One of the strongest influences in my photography, although I didn’t know it early on, was Eliot Porter. It was his photography which inspired me to travel to so many of the places contained within his books and to see the beauty, awe and intricacies held within the seemingly commonplace slices of nature. His work was generally not the grand landscape of Ansel Adams, but the more intimate interplay of the subjects within the frame, whether the location was the forests of the eastern mountain ranges, or the deserts of the southwest. Each image seemed to have such a dynamic range and balance of textures and colors, as well as an illustration of the subject’s relationships to the surroundings that kept me mesmerized for hours as I poured through his books. Although he was a contemporary of Adams and began in black and white, he moved on to color during its infancy, and it is there that he made his mark.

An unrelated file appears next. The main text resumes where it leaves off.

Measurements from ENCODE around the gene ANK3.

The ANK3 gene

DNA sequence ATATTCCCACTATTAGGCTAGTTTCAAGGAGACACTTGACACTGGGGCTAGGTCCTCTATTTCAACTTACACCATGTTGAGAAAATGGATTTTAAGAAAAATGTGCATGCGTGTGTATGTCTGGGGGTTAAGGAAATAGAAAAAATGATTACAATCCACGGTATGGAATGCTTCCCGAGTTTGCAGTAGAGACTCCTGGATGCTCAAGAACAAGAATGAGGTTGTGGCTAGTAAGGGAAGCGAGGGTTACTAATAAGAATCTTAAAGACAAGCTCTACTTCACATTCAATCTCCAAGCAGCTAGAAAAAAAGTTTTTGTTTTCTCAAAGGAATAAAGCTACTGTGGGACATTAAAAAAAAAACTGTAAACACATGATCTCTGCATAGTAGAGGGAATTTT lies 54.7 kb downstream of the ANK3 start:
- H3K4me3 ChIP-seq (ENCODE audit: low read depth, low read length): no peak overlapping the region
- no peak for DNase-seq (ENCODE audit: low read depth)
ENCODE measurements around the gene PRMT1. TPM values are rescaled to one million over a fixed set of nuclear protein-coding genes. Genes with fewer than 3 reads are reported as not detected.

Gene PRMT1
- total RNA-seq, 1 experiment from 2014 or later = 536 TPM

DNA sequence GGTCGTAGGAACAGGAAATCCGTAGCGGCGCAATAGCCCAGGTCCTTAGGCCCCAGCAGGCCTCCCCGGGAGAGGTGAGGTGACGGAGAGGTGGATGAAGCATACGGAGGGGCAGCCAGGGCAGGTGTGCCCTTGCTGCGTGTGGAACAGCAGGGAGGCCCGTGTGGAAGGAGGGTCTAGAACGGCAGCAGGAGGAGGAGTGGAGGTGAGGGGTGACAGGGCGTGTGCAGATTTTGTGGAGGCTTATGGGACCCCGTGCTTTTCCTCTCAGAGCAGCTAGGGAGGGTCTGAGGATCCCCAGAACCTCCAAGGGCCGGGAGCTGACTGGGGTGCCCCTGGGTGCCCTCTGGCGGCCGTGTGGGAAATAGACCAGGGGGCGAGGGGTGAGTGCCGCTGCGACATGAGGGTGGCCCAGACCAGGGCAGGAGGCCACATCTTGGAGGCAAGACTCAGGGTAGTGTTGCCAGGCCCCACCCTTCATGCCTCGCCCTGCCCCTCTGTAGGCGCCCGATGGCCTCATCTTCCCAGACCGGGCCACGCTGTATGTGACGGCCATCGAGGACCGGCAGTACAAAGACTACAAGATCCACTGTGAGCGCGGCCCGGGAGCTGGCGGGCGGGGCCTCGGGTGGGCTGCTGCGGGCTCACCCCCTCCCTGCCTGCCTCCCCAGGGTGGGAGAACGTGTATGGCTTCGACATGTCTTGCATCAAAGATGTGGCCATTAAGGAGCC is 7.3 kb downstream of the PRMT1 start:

You could also say, that his style did lend itself to the area of the country in which I found myself when I began my own photographic journey. New Jersey is not an iconic destination for photographers searching for fodder to put on film. But with diligence, I managed to eek out a bit of a niche by exploring much of that state and trying to capture something that showed its own unique beauty far from the images of the industrial wasteland so many envision when the “Garden State” is mentioned. Now that I call North Carolina my home, I am closer to the mountainous areas that Eliot Porter spent so much time photographing. I have made a few trips along the Blue Ridge Parkway recently and have been amazed by the world to be found along this inspiring roadway so thoughtfully created by visionaries from the early part of the last century. At some point on this most recent spring trip, I had the deep sense of feeling like Eliot Porter may have felt as he traveled throughout the area, and as I searched for my own images, I found myself drawn more and more toward the same type of scenes I remembered from his books.
About a year ago, I had a photograph (above) in a juried exhibition and was able to overhear the two judges talking about my image. It was taken along the Blue Ridge Parkway on a previous spring trip and they unknowingly paid me a great compliment when the two of them agreed that it was very “Eliot Porteresque”. Even though Eliot Porter passed away almost 25 years ago, I still look through his books often for inspiration.